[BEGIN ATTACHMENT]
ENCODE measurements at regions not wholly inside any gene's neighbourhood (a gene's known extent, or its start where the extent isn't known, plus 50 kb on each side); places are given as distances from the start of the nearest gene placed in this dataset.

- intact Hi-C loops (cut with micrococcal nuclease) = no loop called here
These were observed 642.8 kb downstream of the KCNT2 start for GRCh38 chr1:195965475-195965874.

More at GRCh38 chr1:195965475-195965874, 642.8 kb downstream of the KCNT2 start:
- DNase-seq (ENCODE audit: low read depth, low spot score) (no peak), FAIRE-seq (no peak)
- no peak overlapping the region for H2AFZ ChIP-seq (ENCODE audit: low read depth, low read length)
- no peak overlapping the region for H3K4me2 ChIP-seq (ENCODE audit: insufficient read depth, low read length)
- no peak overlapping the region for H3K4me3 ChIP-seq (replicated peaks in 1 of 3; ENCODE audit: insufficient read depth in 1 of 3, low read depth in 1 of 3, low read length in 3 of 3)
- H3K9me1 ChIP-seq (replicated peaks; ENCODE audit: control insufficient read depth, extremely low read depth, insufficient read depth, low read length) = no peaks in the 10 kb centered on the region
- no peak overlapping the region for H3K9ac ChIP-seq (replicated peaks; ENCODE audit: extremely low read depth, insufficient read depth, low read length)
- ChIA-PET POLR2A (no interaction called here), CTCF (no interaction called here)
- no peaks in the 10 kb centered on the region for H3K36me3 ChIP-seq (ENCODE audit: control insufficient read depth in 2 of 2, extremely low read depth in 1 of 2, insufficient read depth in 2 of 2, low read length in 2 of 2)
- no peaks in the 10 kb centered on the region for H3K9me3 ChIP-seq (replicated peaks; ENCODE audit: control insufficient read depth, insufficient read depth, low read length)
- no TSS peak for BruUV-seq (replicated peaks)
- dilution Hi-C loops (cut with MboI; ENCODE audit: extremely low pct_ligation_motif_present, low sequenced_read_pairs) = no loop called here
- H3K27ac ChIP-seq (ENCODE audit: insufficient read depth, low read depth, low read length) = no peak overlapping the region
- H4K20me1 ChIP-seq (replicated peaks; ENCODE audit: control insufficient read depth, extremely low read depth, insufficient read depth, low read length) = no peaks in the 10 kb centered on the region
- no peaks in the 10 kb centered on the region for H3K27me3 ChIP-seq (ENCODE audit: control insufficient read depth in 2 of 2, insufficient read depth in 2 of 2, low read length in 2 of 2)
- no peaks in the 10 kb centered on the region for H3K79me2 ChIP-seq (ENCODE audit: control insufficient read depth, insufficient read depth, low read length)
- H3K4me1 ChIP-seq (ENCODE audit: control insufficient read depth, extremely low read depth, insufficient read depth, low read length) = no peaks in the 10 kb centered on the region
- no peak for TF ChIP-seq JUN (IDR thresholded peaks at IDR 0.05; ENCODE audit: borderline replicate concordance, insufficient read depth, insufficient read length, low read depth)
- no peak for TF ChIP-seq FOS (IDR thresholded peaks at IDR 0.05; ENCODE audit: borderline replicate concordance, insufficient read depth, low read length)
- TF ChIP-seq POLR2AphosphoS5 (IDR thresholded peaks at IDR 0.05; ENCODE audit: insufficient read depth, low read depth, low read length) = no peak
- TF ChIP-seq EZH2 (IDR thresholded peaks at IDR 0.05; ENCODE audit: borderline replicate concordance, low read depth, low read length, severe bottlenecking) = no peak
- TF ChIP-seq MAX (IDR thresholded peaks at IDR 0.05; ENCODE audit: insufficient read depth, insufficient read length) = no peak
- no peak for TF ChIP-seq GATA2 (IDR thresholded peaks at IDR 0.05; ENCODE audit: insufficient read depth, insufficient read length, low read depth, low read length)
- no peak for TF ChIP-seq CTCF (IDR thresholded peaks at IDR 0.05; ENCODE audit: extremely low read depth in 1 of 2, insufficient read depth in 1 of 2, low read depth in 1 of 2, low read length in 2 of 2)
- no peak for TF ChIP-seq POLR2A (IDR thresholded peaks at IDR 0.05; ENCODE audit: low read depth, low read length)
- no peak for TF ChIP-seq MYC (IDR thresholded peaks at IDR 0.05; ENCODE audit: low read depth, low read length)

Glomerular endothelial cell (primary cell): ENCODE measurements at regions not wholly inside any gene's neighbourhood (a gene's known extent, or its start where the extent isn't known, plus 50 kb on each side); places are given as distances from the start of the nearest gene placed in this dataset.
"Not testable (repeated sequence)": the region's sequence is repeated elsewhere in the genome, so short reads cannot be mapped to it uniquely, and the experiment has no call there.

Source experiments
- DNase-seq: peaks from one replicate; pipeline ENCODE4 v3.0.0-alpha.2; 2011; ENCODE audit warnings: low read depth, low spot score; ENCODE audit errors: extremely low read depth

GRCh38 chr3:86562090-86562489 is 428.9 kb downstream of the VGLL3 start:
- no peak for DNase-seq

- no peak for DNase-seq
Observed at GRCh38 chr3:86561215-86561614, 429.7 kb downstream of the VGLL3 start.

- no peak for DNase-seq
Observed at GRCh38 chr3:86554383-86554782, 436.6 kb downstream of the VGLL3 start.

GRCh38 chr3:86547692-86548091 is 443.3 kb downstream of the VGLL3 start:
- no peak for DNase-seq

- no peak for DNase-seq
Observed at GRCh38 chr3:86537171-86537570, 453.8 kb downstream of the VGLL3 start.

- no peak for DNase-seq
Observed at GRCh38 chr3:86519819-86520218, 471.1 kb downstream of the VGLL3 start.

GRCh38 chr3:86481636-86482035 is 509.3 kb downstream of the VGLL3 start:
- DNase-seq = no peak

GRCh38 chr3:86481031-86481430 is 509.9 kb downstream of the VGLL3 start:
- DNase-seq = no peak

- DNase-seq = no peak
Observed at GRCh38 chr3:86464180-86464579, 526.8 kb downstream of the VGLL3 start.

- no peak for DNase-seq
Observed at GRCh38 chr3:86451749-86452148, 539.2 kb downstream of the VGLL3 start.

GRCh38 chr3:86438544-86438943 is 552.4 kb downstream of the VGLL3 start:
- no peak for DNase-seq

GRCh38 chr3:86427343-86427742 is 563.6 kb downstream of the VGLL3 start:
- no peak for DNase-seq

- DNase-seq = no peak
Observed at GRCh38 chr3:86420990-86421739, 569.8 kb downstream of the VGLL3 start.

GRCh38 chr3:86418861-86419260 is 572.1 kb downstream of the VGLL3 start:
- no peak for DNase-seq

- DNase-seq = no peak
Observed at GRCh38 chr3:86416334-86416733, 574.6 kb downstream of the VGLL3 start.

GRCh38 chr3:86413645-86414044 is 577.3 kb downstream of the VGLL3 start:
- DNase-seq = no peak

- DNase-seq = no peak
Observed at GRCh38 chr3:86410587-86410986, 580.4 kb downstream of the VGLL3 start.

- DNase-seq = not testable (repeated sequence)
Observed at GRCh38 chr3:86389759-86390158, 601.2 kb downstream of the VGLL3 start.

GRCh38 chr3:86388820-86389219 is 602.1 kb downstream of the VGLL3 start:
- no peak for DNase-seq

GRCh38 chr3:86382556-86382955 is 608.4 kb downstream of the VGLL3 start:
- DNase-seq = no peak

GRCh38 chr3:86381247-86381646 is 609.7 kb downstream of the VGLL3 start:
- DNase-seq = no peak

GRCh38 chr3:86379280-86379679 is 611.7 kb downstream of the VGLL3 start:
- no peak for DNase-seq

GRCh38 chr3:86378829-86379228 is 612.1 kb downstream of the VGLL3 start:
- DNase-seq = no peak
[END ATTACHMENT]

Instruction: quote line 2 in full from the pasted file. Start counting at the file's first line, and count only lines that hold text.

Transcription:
- intact Hi-C loops (cut with micrococcal nuclease) = no loop called here